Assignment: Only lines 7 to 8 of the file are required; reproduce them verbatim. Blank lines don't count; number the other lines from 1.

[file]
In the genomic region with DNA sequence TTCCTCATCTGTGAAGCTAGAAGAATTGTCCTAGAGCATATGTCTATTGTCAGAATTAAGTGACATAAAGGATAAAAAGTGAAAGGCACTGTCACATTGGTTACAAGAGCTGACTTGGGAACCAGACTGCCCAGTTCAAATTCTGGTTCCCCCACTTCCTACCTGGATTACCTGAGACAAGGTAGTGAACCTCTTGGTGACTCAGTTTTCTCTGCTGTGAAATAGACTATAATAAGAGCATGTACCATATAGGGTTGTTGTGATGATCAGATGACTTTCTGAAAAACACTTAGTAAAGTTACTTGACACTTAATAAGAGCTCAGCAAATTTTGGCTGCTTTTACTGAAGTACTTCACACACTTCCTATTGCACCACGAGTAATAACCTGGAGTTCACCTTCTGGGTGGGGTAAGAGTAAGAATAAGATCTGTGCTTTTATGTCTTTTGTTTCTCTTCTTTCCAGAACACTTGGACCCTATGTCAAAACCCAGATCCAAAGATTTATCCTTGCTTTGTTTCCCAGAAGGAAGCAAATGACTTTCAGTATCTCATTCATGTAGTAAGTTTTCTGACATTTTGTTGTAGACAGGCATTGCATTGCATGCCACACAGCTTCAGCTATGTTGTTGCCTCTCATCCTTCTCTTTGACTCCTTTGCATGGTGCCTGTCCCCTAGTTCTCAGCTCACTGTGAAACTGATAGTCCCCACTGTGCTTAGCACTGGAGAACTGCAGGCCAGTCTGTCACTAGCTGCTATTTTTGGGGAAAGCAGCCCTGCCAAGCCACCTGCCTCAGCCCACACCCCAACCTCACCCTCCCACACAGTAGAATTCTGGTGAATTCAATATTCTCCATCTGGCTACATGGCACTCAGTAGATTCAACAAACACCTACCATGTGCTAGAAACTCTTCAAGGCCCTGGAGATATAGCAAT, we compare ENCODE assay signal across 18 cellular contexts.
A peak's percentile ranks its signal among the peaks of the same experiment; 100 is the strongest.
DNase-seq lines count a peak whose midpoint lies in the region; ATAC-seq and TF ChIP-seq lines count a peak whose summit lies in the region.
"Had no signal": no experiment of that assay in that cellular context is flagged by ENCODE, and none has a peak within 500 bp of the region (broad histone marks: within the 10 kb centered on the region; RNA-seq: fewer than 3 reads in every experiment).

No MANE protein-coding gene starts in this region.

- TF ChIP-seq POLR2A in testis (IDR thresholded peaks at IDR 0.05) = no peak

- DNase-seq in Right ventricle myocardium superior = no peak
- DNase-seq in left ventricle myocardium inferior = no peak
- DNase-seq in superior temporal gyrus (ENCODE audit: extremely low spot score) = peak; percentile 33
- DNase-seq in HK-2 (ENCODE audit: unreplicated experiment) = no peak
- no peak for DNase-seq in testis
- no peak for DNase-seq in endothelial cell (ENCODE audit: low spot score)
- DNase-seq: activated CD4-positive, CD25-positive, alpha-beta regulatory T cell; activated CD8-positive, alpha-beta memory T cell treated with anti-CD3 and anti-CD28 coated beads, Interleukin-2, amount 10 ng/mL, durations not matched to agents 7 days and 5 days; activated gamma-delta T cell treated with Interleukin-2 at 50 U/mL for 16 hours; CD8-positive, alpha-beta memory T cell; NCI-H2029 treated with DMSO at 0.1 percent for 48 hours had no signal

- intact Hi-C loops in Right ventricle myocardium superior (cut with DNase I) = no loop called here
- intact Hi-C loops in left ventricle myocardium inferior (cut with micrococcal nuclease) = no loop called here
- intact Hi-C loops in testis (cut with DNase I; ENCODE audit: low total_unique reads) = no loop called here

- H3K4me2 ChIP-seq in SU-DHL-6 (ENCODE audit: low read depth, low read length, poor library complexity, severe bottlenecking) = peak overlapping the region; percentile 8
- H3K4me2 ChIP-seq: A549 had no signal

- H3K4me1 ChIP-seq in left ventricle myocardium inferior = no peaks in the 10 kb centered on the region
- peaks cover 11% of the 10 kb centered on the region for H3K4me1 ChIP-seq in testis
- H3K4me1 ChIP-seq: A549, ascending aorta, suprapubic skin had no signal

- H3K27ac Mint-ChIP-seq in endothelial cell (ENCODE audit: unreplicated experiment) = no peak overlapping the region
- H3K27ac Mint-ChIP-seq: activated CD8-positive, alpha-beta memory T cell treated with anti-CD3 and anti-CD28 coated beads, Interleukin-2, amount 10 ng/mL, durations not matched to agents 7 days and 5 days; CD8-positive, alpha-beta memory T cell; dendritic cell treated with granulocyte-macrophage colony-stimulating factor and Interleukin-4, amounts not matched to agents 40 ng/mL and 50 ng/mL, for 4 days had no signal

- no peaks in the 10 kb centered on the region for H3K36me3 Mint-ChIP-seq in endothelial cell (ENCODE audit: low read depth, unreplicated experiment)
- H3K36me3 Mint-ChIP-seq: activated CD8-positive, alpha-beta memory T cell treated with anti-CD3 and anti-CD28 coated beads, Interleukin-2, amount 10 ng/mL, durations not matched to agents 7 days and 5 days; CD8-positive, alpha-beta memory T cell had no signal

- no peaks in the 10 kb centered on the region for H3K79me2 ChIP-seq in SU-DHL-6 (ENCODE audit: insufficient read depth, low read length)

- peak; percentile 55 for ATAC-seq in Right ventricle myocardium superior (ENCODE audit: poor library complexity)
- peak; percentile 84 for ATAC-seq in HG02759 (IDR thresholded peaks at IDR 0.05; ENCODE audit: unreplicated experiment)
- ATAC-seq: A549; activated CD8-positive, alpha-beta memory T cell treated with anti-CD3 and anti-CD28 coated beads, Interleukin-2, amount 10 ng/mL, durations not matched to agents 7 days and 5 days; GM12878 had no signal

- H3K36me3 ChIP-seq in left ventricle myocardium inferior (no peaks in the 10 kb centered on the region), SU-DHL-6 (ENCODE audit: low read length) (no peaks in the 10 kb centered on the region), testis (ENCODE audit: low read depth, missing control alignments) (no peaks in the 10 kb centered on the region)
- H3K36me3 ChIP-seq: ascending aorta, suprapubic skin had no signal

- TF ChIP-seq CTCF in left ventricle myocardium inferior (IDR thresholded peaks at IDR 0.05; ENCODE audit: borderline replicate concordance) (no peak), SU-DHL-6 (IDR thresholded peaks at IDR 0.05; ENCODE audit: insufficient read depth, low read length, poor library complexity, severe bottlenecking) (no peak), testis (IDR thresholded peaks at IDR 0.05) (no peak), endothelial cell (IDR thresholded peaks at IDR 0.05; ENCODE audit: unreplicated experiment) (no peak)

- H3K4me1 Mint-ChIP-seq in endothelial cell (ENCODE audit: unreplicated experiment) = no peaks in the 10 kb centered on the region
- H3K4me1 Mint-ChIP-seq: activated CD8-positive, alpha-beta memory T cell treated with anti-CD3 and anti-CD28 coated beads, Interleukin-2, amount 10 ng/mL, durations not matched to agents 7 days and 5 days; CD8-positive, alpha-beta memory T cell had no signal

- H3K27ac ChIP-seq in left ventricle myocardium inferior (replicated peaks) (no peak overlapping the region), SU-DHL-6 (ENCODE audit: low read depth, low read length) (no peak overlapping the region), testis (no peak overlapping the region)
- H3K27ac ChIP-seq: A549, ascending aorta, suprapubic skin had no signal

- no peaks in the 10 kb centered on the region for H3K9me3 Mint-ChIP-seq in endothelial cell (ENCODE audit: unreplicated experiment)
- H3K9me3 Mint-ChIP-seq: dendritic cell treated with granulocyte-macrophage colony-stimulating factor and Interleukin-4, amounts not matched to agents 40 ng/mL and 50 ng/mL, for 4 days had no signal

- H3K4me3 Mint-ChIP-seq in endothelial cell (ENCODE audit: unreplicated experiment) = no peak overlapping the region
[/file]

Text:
- DNase-seq in Right ventricle myocardium superior = no peak
- DNase-seq in left ventricle myocardium inferior = no peak